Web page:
The Meaning and the Implications of Heterogeneity for Social Science Research
Studies in Emergent Order, Vol. 7, 2014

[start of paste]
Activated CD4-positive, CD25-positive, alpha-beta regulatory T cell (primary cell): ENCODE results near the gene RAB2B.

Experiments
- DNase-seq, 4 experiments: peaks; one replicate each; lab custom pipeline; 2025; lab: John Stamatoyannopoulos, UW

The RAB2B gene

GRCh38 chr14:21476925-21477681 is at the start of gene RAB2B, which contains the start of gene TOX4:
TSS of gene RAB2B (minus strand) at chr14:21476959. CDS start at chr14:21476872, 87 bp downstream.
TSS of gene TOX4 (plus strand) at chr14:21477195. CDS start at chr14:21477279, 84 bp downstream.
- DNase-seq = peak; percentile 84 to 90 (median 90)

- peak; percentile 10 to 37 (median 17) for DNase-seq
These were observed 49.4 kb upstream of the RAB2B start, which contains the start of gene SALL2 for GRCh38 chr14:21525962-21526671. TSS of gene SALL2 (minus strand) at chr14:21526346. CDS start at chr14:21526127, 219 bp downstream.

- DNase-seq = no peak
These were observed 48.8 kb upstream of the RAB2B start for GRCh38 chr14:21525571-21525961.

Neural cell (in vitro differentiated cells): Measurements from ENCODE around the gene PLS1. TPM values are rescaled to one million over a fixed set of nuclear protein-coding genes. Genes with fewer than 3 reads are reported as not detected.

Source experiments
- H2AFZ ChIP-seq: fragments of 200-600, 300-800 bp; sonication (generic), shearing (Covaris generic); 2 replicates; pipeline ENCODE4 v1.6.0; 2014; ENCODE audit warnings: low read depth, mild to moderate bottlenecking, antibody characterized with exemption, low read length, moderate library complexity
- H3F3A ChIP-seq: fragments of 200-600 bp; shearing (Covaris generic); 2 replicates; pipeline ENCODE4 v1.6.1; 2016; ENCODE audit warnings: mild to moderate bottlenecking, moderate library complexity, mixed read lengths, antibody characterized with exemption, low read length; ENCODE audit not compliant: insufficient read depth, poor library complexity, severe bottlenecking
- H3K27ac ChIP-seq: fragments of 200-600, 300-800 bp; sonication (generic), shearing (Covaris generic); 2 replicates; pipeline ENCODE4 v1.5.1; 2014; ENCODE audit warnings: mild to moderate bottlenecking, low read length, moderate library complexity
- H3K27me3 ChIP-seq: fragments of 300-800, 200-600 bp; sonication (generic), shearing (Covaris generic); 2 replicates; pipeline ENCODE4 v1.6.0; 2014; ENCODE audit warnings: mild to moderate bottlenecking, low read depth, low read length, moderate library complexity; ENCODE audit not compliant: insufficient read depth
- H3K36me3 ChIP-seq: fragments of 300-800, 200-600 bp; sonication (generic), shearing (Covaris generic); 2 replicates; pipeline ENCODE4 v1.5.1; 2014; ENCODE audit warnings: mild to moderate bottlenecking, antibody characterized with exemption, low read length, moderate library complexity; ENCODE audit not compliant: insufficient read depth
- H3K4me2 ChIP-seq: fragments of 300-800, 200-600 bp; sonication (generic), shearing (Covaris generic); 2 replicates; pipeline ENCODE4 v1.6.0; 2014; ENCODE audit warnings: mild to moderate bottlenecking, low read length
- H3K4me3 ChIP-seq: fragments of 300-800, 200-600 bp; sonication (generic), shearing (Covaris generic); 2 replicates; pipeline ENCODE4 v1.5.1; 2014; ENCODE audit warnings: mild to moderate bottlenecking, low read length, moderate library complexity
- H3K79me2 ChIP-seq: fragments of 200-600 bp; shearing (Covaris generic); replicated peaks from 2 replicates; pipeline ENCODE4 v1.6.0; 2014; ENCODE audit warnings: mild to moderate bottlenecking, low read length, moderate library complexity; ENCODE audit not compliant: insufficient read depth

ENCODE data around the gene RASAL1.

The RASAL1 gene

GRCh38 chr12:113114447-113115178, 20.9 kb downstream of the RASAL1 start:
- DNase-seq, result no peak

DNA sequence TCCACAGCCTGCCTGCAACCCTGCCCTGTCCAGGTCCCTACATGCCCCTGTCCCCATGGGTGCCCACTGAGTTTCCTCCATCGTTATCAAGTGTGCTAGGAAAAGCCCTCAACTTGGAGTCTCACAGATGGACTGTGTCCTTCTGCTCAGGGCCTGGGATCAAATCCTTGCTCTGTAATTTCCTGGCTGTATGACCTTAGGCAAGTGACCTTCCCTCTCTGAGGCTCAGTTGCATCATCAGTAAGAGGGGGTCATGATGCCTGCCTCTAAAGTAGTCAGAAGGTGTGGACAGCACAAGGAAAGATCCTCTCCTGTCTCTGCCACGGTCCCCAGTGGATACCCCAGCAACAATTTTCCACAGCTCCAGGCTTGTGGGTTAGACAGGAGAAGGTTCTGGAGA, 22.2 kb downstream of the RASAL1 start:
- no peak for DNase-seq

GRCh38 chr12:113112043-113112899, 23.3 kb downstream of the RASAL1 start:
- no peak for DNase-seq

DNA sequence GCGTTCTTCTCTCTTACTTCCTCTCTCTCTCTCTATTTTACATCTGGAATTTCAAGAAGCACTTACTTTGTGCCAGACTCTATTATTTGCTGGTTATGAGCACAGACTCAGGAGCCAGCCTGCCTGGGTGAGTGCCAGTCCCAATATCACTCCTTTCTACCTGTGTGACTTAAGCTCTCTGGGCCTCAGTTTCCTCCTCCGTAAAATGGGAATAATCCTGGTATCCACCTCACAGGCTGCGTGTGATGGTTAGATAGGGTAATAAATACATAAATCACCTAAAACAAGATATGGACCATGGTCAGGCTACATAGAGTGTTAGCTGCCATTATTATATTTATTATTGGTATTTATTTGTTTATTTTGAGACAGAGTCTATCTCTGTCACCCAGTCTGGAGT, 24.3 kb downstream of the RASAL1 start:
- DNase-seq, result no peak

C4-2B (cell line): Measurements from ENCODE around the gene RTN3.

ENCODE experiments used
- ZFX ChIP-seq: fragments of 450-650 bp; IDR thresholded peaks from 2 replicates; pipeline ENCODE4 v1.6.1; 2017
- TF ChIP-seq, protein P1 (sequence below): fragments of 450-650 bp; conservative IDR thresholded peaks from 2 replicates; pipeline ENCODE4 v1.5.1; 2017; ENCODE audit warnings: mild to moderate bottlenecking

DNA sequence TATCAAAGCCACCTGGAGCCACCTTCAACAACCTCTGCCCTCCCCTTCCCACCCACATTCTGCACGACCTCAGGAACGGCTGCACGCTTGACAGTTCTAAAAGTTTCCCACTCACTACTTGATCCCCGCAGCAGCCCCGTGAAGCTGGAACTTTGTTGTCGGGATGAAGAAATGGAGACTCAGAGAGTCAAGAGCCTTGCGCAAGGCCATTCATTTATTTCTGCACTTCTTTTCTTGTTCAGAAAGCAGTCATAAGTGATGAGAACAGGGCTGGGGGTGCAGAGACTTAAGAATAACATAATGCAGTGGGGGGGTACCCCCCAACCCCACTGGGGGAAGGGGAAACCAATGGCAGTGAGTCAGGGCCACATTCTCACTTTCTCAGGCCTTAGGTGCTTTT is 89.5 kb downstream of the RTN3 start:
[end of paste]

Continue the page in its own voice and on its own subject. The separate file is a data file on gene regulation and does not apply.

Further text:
The concept of “heterogeneity” is much invoked in social science research these days. Though this has long been the case in disciplines like psychology, sociology and anthropology, it was not heard much in mainstream economics until recently. Heterogeneity is now an integral part of economics in sub—disciplines like industrial organization, entrepreneurship, behavioral economics, and similar fields. What is “heterogeneity” and what are the implications for social science research? This paper examines the fundamentals of the concept of heterogeneity – which I relate to the distinction between quantity and quality. This distinction is related also to the distinctions between simple and complex phenomena and to that between social and natural phenomena in a manner I shall explain. I offer a conceptual framework for the demarcation of situations in which quantitative methods may be expected to work well, and, by implication, situations in which they do not. I imagine the insights yielded by this framework are not new to my readers, but suggest that there is some added value and novelty to this particular formulation which helps to draw out the implications of these insights.